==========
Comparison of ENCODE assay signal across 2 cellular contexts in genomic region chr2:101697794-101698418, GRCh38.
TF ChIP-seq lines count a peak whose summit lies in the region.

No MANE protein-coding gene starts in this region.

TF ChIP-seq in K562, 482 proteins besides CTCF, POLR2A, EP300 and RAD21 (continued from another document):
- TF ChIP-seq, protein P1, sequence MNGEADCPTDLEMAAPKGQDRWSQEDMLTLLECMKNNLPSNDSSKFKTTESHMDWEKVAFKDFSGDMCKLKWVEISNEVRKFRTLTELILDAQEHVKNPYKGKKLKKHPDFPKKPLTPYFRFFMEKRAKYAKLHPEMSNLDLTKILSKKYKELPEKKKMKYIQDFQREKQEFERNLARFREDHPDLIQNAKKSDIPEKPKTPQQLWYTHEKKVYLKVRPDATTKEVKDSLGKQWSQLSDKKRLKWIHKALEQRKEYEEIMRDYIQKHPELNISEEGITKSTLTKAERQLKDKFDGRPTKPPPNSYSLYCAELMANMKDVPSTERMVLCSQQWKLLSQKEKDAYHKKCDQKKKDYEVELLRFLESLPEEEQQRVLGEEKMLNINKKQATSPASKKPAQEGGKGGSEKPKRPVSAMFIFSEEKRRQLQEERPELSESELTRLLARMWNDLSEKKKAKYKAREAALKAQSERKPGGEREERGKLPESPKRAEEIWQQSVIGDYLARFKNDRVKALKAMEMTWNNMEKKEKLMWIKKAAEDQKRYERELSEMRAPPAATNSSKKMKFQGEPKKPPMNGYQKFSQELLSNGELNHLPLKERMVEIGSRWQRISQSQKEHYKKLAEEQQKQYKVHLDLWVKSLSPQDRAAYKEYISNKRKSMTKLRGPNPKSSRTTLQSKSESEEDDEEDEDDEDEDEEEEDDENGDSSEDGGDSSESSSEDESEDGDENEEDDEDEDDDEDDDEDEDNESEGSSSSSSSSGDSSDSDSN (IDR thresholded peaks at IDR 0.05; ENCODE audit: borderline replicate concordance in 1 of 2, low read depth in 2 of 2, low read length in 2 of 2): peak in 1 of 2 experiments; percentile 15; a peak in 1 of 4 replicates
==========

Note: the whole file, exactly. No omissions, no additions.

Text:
Comparison of ENCODE assay signal across 2 cellular contexts in genomic region chr2:101697794-101698418, GRCh38.
TF ChIP-seq lines count a peak whose summit lies in the region.

No MANE protein-coding gene starts in this region.

TF ChIP-seq in K562, 482 proteins besides CTCF, POLR2A, EP300 and RAD21 (continued from another document):
- TF ChIP-seq, protein P1, sequence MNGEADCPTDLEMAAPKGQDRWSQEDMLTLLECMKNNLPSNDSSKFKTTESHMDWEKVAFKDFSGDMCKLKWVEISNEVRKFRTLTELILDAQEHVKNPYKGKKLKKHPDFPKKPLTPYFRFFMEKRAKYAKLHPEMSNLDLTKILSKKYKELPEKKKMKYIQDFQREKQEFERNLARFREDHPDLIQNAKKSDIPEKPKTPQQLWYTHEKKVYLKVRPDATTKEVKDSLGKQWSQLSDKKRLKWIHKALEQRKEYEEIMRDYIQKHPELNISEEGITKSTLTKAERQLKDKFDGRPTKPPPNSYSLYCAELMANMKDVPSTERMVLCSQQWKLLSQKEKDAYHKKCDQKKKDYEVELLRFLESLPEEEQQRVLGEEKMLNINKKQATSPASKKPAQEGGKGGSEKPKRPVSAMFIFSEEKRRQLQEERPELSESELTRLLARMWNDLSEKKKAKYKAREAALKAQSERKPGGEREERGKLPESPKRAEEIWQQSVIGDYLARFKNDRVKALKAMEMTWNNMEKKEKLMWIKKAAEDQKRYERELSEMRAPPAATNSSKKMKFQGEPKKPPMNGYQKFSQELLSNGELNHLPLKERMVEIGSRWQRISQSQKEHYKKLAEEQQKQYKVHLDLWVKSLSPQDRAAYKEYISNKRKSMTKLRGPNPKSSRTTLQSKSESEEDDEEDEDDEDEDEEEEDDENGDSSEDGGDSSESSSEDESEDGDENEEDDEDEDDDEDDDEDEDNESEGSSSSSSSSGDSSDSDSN (IDR thresholded peaks at IDR 0.05; ENCODE audit: borderline replicate concordance in 1 of 2, low read depth in 2 of 2, low read length in 2 of 2): peak in 1 of 2 experiments; percentile 15; a peak in 1 of 4 replicates